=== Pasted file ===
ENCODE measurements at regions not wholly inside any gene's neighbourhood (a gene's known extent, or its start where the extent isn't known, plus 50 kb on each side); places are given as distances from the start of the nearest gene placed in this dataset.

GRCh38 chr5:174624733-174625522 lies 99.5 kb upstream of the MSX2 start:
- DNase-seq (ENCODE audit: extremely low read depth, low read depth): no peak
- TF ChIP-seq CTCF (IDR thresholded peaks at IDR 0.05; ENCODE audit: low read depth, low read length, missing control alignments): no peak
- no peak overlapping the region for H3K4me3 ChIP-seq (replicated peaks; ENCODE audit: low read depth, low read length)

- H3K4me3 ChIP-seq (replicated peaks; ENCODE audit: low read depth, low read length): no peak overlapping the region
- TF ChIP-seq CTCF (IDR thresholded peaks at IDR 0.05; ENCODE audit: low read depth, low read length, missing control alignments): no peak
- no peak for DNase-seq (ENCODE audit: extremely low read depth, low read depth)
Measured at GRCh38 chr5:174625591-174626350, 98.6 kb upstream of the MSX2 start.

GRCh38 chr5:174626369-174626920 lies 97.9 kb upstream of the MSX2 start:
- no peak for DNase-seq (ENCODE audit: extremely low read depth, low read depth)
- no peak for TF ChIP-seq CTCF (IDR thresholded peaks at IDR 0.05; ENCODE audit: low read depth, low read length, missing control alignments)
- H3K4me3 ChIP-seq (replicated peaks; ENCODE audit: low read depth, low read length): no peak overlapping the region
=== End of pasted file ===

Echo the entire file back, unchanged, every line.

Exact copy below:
ENCODE measurements at regions not wholly inside any gene's neighbourhood (a gene's known extent, or its start where the extent isn't known, plus 50 kb on each side); places are given as distances from the start of the nearest gene placed in this dataset.

GRCh38 chr5:174624733-174625522 lies 99.5 kb upstream of the MSX2 start:
- DNase-seq (ENCODE audit: extremely low read depth, low read depth): no peak
- TF ChIP-seq CTCF (IDR thresholded peaks at IDR 0.05; ENCODE audit: low read depth, low read length, missing control alignments): no peak
- no peak overlapping the region for H3K4me3 ChIP-seq (replicated peaks; ENCODE audit: low read depth, low read length)

- H3K4me3 ChIP-seq (replicated peaks; ENCODE audit: low read depth, low read length): no peak overlapping the region
- TF ChIP-seq CTCF (IDR thresholded peaks at IDR 0.05; ENCODE audit: low read depth, low read length, missing control alignments): no peak
- no peak for DNase-seq (ENCODE audit: extremely low read depth, low read depth)
Measured at GRCh38 chr5:174625591-174626350, 98.6 kb upstream of the MSX2 start.

GRCh38 chr5:174626369-174626920 lies 97.9 kb upstream of the MSX2 start:
- no peak for DNase-seq (ENCODE audit: extremely low read depth, low read depth)
- no peak for TF ChIP-seq CTCF (IDR thresholded peaks at IDR 0.05; ENCODE audit: low read depth, low read length, missing control alignments)
- H3K4me3 ChIP-seq (replicated peaks; ENCODE audit: low read depth, low read length): no peak overlapping the region